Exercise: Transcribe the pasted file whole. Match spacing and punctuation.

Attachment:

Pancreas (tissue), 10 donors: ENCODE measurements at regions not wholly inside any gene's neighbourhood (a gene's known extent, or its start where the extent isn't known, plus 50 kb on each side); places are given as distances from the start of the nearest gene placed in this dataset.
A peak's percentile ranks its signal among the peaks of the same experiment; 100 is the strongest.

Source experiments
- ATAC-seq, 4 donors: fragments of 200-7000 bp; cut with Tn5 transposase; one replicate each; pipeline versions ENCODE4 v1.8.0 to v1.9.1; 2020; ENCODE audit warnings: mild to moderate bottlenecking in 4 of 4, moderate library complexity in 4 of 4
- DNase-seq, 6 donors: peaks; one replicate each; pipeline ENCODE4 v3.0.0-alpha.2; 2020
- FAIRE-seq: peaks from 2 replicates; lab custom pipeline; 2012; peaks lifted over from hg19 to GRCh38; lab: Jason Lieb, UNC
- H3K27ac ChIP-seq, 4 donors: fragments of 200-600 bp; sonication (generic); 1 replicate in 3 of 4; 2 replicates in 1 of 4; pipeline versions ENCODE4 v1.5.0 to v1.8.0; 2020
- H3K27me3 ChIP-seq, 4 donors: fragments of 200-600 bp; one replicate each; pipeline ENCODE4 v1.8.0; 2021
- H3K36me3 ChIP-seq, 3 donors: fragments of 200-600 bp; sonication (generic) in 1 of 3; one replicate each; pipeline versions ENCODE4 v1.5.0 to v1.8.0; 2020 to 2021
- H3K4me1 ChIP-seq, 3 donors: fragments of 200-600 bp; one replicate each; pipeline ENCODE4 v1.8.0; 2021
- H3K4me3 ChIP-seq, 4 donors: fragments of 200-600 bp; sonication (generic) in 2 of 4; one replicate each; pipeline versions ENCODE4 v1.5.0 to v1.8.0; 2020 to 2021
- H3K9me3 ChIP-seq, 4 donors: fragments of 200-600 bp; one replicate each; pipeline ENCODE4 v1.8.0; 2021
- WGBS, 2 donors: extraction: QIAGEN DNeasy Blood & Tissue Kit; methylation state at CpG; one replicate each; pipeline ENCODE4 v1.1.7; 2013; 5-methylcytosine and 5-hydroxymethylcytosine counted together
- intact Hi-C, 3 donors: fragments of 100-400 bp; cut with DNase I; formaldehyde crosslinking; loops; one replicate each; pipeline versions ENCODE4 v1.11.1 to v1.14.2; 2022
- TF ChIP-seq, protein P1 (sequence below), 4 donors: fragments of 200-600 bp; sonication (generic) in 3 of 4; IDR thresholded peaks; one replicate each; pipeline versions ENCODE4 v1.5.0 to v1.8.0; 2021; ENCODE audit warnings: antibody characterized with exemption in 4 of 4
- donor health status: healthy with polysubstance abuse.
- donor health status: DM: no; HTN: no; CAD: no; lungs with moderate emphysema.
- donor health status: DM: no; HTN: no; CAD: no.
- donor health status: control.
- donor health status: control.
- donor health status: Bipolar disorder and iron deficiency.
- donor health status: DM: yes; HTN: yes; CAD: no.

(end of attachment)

Pancreas (tissue), 10 donors: ENCODE measurements at regions not wholly inside any gene's neighbourhood (a gene's known extent, or its start where the extent isn't known, plus 50 kb on each side); places are given as distances from the start of the nearest gene placed in this dataset.
A peak's percentile ranks its signal among the peaks of the same experiment; 100 is the strongest.

Source experiments
- ATAC-seq, 4 donors: fragments of 200-7000 bp; cut with Tn5 transposase; one replicate each; pipeline versions ENCODE4 v1.8.0 to v1.9.1; 2020; ENCODE audit warnings: mild to moderate bottlenecking in 4 of 4, moderate library complexity in 4 of 4
- DNase-seq, 6 donors: peaks; one replicate each; pipeline ENCODE4 v3.0.0-alpha.2; 2020
- FAIRE-seq: peaks from 2 replicates; lab custom pipeline; 2012; peaks lifted over from hg19 to GRCh38; lab: Jason Lieb, UNC
- H3K27ac ChIP-seq, 4 donors: fragments of 200-600 bp; sonication (generic); 1 replicate in 3 of 4; 2 replicates in 1 of 4; pipeline versions ENCODE4 v1.5.0 to v1.8.0; 2020
- H3K27me3 ChIP-seq, 4 donors: fragments of 200-600 bp; one replicate each; pipeline ENCODE4 v1.8.0; 2021
- H3K36me3 ChIP-seq, 3 donors: fragments of 200-600 bp; sonication (generic) in 1 of 3; one replicate each; pipeline versions ENCODE4 v1.5.0 to v1.8.0; 2020 to 2021
- H3K4me1 ChIP-seq, 3 donors: fragments of 200-600 bp; one replicate each; pipeline ENCODE4 v1.8.0; 2021
- H3K4me3 ChIP-seq, 4 donors: fragments of 200-600 bp; sonication (generic) in 2 of 4; one replicate each; pipeline versions ENCODE4 v1.5.0 to v1.8.0; 2020 to 2021
- H3K9me3 ChIP-seq, 4 donors: fragments of 200-600 bp; one replicate each; pipeline ENCODE4 v1.8.0; 2021
- WGBS, 2 donors: extraction: QIAGEN DNeasy Blood & Tissue Kit; methylation state at CpG; one replicate each; pipeline ENCODE4 v1.1.7; 2013; 5-methylcytosine and 5-hydroxymethylcytosine counted together
- intact Hi-C, 3 donors: fragments of 100-400 bp; cut with DNase I; formaldehyde crosslinking; loops; one replicate each; pipeline versions ENCODE4 v1.11.1 to v1.14.2; 2022
- TF ChIP-seq, protein P1 (sequence below), 4 donors: fragments of 200-600 bp; sonication (generic) in 3 of 4; IDR thresholded peaks; one replicate each; pipeline versions ENCODE4 v1.5.0 to v1.8.0; 2021; ENCODE audit warnings: antibody characterized with exemption in 4 of 4
- donor health status: healthy with polysubstance abuse.
- donor health status: DM: no; HTN: no; CAD: no; lungs with moderate emphysema.
- donor health status: DM: no; HTN: no; CAD: no.
- donor health status: control.
- donor health status: control.
- donor health status: Bipolar disorder and iron deficiency.
- donor health status: DM: yes; HTN: yes; CAD: no.